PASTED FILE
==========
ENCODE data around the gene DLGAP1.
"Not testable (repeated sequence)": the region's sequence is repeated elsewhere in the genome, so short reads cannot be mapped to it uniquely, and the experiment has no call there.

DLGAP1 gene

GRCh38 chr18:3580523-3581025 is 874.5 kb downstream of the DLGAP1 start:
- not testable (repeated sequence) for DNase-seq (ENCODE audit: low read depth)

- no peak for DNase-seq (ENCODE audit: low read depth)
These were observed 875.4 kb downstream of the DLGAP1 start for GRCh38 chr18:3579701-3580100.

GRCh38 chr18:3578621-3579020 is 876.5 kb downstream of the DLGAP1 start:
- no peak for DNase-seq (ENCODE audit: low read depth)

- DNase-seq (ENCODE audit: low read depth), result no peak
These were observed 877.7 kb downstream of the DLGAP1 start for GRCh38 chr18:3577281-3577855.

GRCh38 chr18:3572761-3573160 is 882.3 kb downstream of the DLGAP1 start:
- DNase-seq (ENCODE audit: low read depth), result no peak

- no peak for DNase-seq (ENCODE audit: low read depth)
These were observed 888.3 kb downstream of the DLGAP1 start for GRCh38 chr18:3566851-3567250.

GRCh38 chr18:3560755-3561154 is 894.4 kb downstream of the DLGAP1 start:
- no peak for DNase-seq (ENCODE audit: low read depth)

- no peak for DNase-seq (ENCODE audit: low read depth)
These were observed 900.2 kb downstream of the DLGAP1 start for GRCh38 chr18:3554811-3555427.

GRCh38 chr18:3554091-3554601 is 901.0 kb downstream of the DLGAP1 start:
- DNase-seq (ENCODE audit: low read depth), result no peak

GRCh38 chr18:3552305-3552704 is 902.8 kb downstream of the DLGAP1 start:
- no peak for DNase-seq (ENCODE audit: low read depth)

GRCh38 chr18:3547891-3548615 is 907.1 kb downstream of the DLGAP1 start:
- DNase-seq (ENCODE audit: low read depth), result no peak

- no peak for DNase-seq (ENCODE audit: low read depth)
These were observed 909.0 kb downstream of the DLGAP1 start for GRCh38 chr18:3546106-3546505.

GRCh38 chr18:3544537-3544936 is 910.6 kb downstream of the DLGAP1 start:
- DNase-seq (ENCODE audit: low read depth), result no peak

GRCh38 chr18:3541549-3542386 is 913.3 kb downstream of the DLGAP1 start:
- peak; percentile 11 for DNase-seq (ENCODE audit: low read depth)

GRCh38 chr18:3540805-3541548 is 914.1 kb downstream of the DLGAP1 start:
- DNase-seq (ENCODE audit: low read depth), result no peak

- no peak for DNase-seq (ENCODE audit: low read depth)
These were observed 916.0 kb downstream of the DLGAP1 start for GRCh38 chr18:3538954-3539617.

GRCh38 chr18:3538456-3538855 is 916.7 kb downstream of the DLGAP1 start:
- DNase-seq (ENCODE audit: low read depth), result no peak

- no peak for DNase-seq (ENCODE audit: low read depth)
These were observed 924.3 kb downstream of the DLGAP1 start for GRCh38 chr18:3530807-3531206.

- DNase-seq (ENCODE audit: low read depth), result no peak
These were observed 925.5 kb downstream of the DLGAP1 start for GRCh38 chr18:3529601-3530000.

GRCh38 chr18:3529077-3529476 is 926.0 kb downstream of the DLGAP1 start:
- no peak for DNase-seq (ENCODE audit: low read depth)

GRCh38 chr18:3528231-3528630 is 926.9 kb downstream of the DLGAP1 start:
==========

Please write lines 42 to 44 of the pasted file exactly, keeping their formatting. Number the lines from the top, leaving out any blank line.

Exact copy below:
GRCh38 chr18:3529077-3529476 is 926.0 kb downstream of the DLGAP1 start:
- no peak for DNase-seq (ENCODE audit: low read depth)

GRCh38 chr18:3528231-3528630 is 926.9 kb downstream of the DLGAP1 start: